Philly P.R. on the ball; U.S. P.O. on the blink
Its a puzzle how public relations people get so handsomely paid for being so peculiarly unoriginal. One of their most popular ploys in pursuit of polishing their clients images is to blame any messenger who would tarnish them.
NCRs June 19 story, Philadelphias Bevilacqua, seems to have caused a surprising stir across the nation. One could scarcely have expected Bevilacquas P.R. entourage, by all accounts a formidable one, to say excitedly, Yes, yes, you got the story just right. Their spin, instead, was the same old stuff: blame Ralph Cipriano, the Philadelphia Inquirer journalist who wrote the story.
Brian Tierney of the Tierney Group, which is retained by the archdiocese, compared Cipriano to a low-grade infection that keeps coming back. Tierney, talking to The Washington Post, went on to call NCR tremendously irresponsible for publishing the story.
Archdiocesan spokeswoman Cathy Rossi also went after the messenger: There is no reason for the archdiocese to purposefully place itself in the position of answering to a reporter with whom it has significant misgivings.
Ciprianos own editor at the Inquirer, Robert Rosenthal, was not keen to stand by his man, accusing Cipriano of having an agenda. Of course one wouldnt expect Rosenthal, after his paper -- one of the best papers in the country, it should be said, and frequent winner of Pulitzers and such -- refused to run the story, to turn around and say it was a great story in NCR.
And yes, its fair to say Cipriano had an agenda -- one that every dedicated journalist is expected to have: a relentless search for the truth wherever the story takes him. Compare this with current Inquirer religion writer David OReillys outlook: I see my job as carrier of their [the archdiocese] voice.
Meanwhile, no one, from the cardinal down, has responded to the substance of the article or the thorny issues it raises. A year in the making, the story is a telling account -- though not the last word -- of the church of Philadelphia.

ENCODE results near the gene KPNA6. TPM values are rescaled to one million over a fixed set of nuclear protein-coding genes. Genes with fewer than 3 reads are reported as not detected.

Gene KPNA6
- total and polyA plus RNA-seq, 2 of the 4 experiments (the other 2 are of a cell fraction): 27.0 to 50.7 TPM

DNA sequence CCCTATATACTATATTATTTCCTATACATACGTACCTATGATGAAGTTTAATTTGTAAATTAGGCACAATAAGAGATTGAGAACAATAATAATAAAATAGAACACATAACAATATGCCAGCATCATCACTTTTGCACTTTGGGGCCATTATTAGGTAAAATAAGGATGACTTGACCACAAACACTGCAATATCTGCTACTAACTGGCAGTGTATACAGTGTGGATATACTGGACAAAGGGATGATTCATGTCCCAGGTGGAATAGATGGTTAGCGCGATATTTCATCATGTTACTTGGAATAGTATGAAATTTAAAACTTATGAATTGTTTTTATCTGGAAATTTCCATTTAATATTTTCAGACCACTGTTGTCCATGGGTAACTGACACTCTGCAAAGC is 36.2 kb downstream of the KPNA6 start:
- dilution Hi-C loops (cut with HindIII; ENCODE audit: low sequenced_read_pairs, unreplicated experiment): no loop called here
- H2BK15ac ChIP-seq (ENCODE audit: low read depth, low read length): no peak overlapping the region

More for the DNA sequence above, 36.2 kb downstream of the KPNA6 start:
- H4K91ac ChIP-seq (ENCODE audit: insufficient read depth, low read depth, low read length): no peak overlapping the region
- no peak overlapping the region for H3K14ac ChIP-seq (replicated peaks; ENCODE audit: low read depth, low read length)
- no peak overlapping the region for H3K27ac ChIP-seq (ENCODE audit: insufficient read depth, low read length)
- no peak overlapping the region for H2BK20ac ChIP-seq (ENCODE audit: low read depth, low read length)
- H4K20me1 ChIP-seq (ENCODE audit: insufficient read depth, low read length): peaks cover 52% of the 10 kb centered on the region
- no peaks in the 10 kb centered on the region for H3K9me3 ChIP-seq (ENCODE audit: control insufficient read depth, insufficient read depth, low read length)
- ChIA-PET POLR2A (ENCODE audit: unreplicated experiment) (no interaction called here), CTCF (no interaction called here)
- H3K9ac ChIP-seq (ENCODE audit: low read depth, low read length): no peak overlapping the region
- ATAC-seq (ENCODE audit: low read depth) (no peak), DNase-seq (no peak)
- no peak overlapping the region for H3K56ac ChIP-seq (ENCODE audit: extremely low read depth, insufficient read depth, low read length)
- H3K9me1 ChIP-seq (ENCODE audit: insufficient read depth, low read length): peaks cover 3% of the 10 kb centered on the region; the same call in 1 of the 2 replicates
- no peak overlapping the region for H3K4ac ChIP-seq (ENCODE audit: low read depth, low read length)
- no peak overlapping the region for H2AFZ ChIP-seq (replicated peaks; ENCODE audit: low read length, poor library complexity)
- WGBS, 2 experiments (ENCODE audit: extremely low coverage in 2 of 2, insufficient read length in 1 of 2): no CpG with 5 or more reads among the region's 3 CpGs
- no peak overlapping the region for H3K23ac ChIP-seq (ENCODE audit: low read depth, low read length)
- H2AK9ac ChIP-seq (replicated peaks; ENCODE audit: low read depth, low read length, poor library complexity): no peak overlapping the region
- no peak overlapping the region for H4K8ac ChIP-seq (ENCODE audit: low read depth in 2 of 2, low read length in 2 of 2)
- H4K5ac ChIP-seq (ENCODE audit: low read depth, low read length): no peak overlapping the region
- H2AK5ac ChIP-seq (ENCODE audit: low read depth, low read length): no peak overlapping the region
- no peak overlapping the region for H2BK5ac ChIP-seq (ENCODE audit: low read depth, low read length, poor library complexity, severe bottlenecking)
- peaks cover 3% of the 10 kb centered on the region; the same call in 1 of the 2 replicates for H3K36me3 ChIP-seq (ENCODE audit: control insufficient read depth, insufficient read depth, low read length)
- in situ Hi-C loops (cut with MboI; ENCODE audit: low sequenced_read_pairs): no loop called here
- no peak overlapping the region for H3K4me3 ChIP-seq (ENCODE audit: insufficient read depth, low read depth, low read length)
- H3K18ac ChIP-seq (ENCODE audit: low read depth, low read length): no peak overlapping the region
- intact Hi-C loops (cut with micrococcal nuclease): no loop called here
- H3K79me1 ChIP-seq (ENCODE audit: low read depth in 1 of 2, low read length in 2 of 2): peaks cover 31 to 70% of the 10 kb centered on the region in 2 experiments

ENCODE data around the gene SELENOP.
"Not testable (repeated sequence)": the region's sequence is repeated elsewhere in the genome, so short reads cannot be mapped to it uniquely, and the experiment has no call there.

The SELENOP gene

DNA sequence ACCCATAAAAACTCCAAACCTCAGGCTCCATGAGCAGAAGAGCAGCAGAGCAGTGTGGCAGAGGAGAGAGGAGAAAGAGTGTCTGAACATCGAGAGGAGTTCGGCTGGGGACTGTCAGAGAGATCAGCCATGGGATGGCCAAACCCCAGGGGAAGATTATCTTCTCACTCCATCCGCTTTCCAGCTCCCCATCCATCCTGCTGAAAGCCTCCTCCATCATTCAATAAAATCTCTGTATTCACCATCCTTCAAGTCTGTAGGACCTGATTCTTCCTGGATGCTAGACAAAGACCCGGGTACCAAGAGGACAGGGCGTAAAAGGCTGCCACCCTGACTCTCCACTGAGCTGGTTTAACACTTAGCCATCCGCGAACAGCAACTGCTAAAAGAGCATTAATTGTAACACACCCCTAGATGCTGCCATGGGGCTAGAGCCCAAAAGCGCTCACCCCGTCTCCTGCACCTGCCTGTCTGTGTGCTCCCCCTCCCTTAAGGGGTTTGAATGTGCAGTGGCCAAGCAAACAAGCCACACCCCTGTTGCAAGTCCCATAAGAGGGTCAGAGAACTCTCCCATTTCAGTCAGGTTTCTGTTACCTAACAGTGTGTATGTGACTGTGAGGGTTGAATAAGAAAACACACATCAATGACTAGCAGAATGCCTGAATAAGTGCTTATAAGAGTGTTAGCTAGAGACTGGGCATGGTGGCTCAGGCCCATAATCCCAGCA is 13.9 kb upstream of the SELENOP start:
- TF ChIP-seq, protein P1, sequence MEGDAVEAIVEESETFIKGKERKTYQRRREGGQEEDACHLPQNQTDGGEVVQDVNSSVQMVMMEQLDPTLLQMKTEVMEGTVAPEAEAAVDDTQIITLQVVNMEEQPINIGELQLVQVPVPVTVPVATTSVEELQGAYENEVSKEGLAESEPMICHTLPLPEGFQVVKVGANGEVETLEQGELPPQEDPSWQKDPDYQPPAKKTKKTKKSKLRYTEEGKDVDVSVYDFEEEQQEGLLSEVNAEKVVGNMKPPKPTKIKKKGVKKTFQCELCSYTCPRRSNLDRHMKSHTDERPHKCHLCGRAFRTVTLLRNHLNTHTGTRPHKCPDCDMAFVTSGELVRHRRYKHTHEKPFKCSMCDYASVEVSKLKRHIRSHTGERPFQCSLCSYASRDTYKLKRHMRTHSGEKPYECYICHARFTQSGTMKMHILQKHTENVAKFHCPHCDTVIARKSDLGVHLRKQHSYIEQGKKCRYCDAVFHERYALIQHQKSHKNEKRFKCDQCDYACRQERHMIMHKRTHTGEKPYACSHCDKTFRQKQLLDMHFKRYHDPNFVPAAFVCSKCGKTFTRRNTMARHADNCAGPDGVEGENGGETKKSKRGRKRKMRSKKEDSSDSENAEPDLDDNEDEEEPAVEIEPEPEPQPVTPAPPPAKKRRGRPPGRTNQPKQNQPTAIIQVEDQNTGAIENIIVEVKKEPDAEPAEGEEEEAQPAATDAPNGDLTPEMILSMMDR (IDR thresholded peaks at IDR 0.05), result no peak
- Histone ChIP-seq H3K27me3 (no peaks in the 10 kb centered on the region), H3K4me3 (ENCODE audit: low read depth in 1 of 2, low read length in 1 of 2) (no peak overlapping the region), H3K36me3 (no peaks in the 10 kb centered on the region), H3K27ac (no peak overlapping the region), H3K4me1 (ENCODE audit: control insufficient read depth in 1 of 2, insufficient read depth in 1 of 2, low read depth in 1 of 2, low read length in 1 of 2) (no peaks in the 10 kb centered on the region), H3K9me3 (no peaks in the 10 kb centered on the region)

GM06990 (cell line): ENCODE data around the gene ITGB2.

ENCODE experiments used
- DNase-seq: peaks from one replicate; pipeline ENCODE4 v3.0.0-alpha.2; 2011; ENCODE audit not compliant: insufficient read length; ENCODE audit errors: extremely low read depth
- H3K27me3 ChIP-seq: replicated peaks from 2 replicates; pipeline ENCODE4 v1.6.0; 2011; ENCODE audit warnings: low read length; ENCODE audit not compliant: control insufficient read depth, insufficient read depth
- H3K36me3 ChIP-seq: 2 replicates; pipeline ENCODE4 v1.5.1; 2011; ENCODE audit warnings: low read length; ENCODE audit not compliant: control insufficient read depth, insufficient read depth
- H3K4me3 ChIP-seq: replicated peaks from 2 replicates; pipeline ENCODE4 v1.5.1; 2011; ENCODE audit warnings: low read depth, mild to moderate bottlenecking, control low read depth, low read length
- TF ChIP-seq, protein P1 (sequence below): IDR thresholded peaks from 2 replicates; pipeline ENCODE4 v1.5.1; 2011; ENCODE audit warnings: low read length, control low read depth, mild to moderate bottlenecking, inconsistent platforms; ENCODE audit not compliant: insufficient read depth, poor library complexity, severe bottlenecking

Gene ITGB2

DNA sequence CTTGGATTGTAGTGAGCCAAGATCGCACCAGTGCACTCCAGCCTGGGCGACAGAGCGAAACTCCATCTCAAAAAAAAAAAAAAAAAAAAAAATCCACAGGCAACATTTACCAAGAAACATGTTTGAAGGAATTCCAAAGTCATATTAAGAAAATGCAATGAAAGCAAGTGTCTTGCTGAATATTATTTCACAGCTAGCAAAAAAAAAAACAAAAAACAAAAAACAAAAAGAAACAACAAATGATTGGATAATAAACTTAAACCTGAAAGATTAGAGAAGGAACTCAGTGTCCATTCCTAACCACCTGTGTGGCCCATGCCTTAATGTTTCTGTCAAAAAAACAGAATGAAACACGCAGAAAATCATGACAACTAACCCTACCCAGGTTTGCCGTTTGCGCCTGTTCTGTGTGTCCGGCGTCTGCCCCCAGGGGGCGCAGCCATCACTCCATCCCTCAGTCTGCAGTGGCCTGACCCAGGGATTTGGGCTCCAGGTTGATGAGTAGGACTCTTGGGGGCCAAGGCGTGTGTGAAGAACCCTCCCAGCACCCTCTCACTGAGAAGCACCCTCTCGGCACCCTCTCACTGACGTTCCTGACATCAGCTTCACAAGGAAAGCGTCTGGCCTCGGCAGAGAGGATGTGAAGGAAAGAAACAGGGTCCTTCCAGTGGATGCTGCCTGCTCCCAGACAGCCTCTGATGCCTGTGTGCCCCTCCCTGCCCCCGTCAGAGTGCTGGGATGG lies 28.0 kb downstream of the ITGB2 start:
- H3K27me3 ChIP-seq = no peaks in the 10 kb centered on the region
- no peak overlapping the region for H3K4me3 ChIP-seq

Readers unhappy with the tardy delivery of NCR should know they are not alone, and its not just NCR. Theres a national problem deep and wide.
Business Mailers Review, which monitors the postal service and private carriers, highlighted poor periodicals delivery in its June 1 issue. It reported on a recent survey by the National Newspaper Association, which found that the delivery of newspapers has hit a low point nationally. Of 1,052 participating newspapers, 73 percent reported that service delivery has gotten worse over the past year.
The findings most pertinent to NCR were: For out-of-state delivery of nondaily newspapers, 86 percent took six or more days; and 50 percent were delivered in 11 or more days. No one explained what they do with the papers during all that time.
We realize its small consolation that the contents of NCR are timeless. Its also small consolation that we are as frustrated as you. We have complained interminably without redress. We have investigated various options and have a couple of ideas up our sleeves.
One bright note -- though not a solution to the problem -- is the fact that NCR in its entirety will soon be online on the Web for the exclusive -- and timely -- use of our subscribers.
Wed like to instigate a march on Washington to reform the postal service, but only after we do it for campaign finance reform.
National Catholic Reporter, July 3, 1998